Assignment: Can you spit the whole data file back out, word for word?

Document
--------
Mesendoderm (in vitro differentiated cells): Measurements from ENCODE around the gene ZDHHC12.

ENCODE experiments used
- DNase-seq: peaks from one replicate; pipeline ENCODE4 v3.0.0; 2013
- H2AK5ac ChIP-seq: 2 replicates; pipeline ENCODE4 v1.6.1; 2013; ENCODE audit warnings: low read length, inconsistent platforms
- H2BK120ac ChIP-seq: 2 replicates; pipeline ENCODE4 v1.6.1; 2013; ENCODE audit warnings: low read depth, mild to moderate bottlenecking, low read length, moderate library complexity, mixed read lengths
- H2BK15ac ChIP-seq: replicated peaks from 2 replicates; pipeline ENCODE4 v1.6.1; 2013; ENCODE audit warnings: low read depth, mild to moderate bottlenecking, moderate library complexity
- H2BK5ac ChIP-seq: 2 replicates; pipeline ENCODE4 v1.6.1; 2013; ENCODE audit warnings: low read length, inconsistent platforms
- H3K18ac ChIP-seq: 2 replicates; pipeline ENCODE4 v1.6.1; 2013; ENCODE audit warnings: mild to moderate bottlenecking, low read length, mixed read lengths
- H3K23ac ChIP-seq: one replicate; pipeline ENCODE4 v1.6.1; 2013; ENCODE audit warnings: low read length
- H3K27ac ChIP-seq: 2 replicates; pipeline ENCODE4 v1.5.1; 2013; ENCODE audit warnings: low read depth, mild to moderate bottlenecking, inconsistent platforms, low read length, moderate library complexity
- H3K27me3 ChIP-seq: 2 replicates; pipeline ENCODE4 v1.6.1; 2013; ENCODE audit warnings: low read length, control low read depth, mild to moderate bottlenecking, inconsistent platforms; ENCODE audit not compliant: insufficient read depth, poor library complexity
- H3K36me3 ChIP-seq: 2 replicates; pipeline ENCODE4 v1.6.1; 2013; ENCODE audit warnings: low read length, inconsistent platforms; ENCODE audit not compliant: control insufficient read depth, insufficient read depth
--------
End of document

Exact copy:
Mesendoderm (in vitro differentiated cells): Measurements from ENCODE around the gene ZDHHC12.

ENCODE experiments used
- DNase-seq: peaks from one replicate; pipeline ENCODE4 v3.0.0; 2013
- H2AK5ac ChIP-seq: 2 replicates; pipeline ENCODE4 v1.6.1; 2013; ENCODE audit warnings: low read length, inconsistent platforms
- H2BK120ac ChIP-seq: 2 replicates; pipeline ENCODE4 v1.6.1; 2013; ENCODE audit warnings: low read depth, mild to moderate bottlenecking, low read length, moderate library complexity, mixed read lengths
- H2BK15ac ChIP-seq: replicated peaks from 2 replicates; pipeline ENCODE4 v1.6.1; 2013; ENCODE audit warnings: low read depth, mild to moderate bottlenecking, moderate library complexity
- H2BK5ac ChIP-seq: 2 replicates; pipeline ENCODE4 v1.6.1; 2013; ENCODE audit warnings: low read length, inconsistent platforms
- H3K18ac ChIP-seq: 2 replicates; pipeline ENCODE4 v1.6.1; 2013; ENCODE audit warnings: mild to moderate bottlenecking, low read length, mixed read lengths
- H3K23ac ChIP-seq: one replicate; pipeline ENCODE4 v1.6.1; 2013; ENCODE audit warnings: low read length
- H3K27ac ChIP-seq: 2 replicates; pipeline ENCODE4 v1.5.1; 2013; ENCODE audit warnings: low read depth, mild to moderate bottlenecking, inconsistent platforms, low read length, moderate library complexity
- H3K27me3 ChIP-seq: 2 replicates; pipeline ENCODE4 v1.6.1; 2013; ENCODE audit warnings: low read length, control low read depth, mild to moderate bottlenecking, inconsistent platforms; ENCODE audit not compliant: insufficient read depth, poor library complexity
- H3K36me3 ChIP-seq: 2 replicates; pipeline ENCODE4 v1.6.1; 2013; ENCODE audit warnings: low read length, inconsistent platforms; ENCODE audit not compliant: control insufficient read depth, insufficient read depth